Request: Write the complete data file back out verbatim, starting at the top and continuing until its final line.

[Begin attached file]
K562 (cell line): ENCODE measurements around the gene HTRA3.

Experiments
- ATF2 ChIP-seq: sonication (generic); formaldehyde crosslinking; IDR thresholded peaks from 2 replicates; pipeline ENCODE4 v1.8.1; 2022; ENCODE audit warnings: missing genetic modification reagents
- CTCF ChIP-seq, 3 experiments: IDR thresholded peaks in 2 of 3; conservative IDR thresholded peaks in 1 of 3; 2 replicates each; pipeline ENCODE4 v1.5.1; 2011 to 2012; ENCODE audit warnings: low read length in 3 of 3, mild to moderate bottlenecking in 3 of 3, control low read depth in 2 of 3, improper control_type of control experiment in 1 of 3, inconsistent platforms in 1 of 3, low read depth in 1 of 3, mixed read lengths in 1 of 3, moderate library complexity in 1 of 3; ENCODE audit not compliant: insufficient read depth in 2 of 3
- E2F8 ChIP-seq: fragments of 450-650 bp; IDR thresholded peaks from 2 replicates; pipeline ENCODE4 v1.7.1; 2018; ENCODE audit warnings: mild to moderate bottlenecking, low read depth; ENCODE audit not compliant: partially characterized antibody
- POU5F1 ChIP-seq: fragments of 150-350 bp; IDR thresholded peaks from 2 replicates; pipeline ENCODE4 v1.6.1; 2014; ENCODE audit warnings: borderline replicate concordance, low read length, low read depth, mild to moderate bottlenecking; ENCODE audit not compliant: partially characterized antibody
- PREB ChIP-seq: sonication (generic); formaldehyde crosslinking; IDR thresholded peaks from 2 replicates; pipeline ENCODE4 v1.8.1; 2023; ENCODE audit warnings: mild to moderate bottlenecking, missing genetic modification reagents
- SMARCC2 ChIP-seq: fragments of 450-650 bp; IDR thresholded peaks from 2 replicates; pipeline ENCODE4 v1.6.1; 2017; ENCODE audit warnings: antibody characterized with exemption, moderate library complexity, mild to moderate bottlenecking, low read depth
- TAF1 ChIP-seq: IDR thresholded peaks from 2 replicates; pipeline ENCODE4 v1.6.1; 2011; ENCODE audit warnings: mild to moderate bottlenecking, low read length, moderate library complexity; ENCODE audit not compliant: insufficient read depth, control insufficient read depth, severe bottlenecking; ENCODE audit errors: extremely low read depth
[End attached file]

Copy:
K562 (cell line): ENCODE measurements around the gene HTRA3.

Experiments
- ATF2 ChIP-seq: sonication (generic); formaldehyde crosslinking; IDR thresholded peaks from 2 replicates; pipeline ENCODE4 v1.8.1; 2022; ENCODE audit warnings: missing genetic modification reagents
- CTCF ChIP-seq, 3 experiments: IDR thresholded peaks in 2 of 3; conservative IDR thresholded peaks in 1 of 3; 2 replicates each; pipeline ENCODE4 v1.5.1; 2011 to 2012; ENCODE audit warnings: low read length in 3 of 3, mild to moderate bottlenecking in 3 of 3, control low read depth in 2 of 3, improper control_type of control experiment in 1 of 3, inconsistent platforms in 1 of 3, low read depth in 1 of 3, mixed read lengths in 1 of 3, moderate library complexity in 1 of 3; ENCODE audit not compliant: insufficient read depth in 2 of 3
- E2F8 ChIP-seq: fragments of 450-650 bp; IDR thresholded peaks from 2 replicates; pipeline ENCODE4 v1.7.1; 2018; ENCODE audit warnings: mild to moderate bottlenecking, low read depth; ENCODE audit not compliant: partially characterized antibody
- POU5F1 ChIP-seq: fragments of 150-350 bp; IDR thresholded peaks from 2 replicates; pipeline ENCODE4 v1.6.1; 2014; ENCODE audit warnings: borderline replicate concordance, low read length, low read depth, mild to moderate bottlenecking; ENCODE audit not compliant: partially characterized antibody
- PREB ChIP-seq: sonication (generic); formaldehyde crosslinking; IDR thresholded peaks from 2 replicates; pipeline ENCODE4 v1.8.1; 2023; ENCODE audit warnings: mild to moderate bottlenecking, missing genetic modification reagents
- SMARCC2 ChIP-seq: fragments of 450-650 bp; IDR thresholded peaks from 2 replicates; pipeline ENCODE4 v1.6.1; 2017; ENCODE audit warnings: antibody characterized with exemption, moderate library complexity, mild to moderate bottlenecking, low read depth
- TAF1 ChIP-seq: IDR thresholded peaks from 2 replicates; pipeline ENCODE4 v1.6.1; 2011; ENCODE audit warnings: mild to moderate bottlenecking, low read length, moderate library complexity; ENCODE audit not compliant: insufficient read depth, control insufficient read depth, severe bottlenecking; ENCODE audit errors: extremely low read depth